I'm American, too!!
I just heard a statement on Real Time With Bill Maher by republican strategist, Mike Murphy, that I thought was so offensive I needed to write about it immediately. It was said in the middle of a conversation and not much attention was paid to it. Bill Maher did visually react to it. You could see he took exception, but since the conversation was in full motion, he never had a chance to officially address it.
Let me set it up for you…
Mr. Murphy made a statement about something, saying that most Americans felt a particular way about an issue. It's actually irrelevant what that statement was. It's what came after that matters. The audience groaned with a clear voice of disagreement with the first comment. Bill Maher made a gesture, pointing out that they disagreed. The representative then said, "This is LA. Not them. The real America." Implying that people living in LA are not real Americans. What???
Now, I've heard these sorts of comments before. That those of us that live in and around NYC or in and around LA (for some reason other major cities, like Chicago, are never included) are somehow less American; less patriotic. What gives these people the right to say that? What makes them think that we are less concerned about this country, are less invested in its success, in its ideals, dreams, values?
How am I, we, not supposed to be offended, insulted, even angered by this? What is it that these people feel defines a "real American"? I can't help but find this extremely confusing and disheartening and deeply insulting. How can millions of people be flippantly discredited as true Americans simply for the fact that they live in a major metropolis? Or that they've been to college? That one really blows my mind. The term "liberal elite" is often thrown, hurled at city dwellers as an insult. For some reason, smart people who have gone to college and have chosen to live in areas with lots of other smart people have now become the "anti-American". Can anyone explain it?
Why has it become a bad thing to be educated? To have ideas and ideals that challenge our society and attempt to set a higher standard of understanding and giving and knowledge? That is a completely backward way of thinking. Shouldn't we WANT to become smarter? Shouldn't we WANT to seek higher levels of knowledge and understanding? I thought we were all striving to be better? Each generation should be smarter and more understanding and more tolerant than the one before. That is certainly the trend that's been developing up until this point. Now, all of sudden, it's anti-American to be smart.
So, let's break this down some. Let's try to examine what some of the differences may be that would lead one to believe that people in the cities are less American. (It makes me a bit nautilus each time I read, hear or think that).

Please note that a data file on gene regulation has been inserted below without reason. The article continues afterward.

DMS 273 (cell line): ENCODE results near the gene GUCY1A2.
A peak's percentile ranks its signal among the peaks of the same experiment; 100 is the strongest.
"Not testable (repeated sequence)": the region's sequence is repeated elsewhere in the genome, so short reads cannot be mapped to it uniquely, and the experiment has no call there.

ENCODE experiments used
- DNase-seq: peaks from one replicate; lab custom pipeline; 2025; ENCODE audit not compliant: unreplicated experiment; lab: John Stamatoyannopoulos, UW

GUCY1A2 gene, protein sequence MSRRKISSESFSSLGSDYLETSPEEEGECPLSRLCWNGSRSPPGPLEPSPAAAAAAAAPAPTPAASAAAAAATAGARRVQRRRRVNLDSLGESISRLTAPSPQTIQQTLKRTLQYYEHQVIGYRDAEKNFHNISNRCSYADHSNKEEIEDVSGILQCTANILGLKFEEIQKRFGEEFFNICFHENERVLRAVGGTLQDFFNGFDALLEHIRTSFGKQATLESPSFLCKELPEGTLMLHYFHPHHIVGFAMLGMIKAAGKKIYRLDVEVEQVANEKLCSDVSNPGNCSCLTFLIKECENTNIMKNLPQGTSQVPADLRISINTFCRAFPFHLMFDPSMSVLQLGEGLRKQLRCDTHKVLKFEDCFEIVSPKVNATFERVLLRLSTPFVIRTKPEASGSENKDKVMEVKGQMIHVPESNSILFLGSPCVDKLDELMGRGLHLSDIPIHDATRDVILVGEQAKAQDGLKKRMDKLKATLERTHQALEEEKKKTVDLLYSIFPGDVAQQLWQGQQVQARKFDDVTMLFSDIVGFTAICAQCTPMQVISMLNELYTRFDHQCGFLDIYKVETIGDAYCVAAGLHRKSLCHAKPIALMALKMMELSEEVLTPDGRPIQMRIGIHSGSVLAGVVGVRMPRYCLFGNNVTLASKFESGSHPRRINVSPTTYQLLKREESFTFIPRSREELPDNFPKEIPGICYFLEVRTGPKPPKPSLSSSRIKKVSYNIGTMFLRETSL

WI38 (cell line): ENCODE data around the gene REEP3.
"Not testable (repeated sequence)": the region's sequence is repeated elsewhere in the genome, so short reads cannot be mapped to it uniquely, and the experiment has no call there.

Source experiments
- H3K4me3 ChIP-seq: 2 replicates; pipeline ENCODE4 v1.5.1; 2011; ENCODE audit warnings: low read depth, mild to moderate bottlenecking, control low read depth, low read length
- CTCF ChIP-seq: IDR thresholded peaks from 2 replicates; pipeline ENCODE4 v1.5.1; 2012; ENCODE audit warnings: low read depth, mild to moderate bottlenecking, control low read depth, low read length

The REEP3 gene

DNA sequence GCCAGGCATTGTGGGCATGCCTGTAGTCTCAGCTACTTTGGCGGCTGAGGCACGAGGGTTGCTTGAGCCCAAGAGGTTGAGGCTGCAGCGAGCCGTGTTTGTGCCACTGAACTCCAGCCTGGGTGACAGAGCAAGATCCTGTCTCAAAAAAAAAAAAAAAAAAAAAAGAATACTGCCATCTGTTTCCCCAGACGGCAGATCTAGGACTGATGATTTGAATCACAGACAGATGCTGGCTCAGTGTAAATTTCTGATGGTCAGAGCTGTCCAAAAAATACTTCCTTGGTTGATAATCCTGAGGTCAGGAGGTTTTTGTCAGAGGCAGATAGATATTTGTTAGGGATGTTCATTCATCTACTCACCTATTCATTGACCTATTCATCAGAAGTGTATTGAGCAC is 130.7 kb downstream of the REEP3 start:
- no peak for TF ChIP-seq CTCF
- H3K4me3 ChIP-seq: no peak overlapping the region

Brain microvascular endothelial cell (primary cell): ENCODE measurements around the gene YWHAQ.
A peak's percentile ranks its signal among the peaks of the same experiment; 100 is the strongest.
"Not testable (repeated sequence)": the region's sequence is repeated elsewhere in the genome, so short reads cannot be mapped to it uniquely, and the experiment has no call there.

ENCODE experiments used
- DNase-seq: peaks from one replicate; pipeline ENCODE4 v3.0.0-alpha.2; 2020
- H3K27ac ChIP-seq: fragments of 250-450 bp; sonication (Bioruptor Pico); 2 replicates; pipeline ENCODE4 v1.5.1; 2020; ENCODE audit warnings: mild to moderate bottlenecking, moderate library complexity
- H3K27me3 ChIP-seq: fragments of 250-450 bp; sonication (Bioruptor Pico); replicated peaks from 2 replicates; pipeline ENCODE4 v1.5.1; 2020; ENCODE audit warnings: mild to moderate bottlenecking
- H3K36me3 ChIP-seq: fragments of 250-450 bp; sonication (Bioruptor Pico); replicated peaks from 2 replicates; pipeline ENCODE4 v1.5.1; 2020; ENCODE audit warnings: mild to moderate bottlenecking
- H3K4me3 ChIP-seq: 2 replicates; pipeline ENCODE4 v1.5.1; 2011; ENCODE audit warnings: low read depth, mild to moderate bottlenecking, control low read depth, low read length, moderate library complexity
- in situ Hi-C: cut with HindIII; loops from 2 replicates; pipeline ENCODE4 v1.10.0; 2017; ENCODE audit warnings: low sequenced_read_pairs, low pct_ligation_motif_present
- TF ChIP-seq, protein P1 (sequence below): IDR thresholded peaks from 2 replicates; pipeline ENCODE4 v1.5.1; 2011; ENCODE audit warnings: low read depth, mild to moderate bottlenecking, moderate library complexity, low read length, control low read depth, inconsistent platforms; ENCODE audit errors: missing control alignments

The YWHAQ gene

City folk are college educated.
City folk have learned to live alongside many other cultures in relative peace.
City folk don't drive.
City folk are creative and self righteous.
City folk wear black and dress fancy.
Country folk are not college educated. (not exactly true, is it?)
Country folk often live great distances from other people. Mostly people of the same race.
Country folk drive trucks.
Country folk are industrial and hard working.
Country folk wear plaid and dress for work.
The real problem is that no matter how much I list what makes up city folk or country folk, we are all individuals. We are all completely different and yet exactly the same as each other. Everything is a stereotype. These differences are hardly true.
Just because we don't live on a farm, or maybe we don't own guns, or don't wear the American flag and maybe choose to drive cars that get good gas mileage, does not mean; I repeat DOES NOT MEAN we are any less patriotic.
The way I see it, the people who are accepting of others viewpoints and are open to conversation and debate, to ideas and moving forward, and unity and service to country are absolutely real Americans. This country was founded on the basic premise of live and let live. That's why our ancestors came here. They wanted to be exactly who they wanted to be without the fear of prosecution for doing so.
When you live up to that, then you are a true American. When you can accept others for who and what they are, then you are a true American. When you live your life for you and let others live theirs for them, then you are a true American.
Our country has been through many trials and many hard times. We have continuously become better, more understanding people as a result. We are generally growing to be more tolerant. It's not easy, but we're getting there. There is still a tremendous amount of hatred and bias, but it is no longer the norm. At least it hasn't been, but over the last few years, it's become more and more acceptable to hate. Conversations with a true give and take dialogue have disintegrated. No one listens. They just talk AT each other.
But I digress.
It's easy to make generalizations about people and to label people with quick definitions. That sort of thing can only get you in trouble.
However, with 100% certainty, I can say all of this about those of us that live in (and around) NYC and LA - We believe in our country and want it to prosper. We serve in our military. We vote. We are going through the same difficult times as everyone else. We are struggling to pay our bills. We are the working poor. We are homeless. We are jobless. We don't know what we're going to eat next. We have children to support and parents to take care of. We can't afford health care either. We don't want to be told how to live. We want our freedoms, too.
As far as I'm concerned, that makes us just as American and just as patriotic as anyone else. No?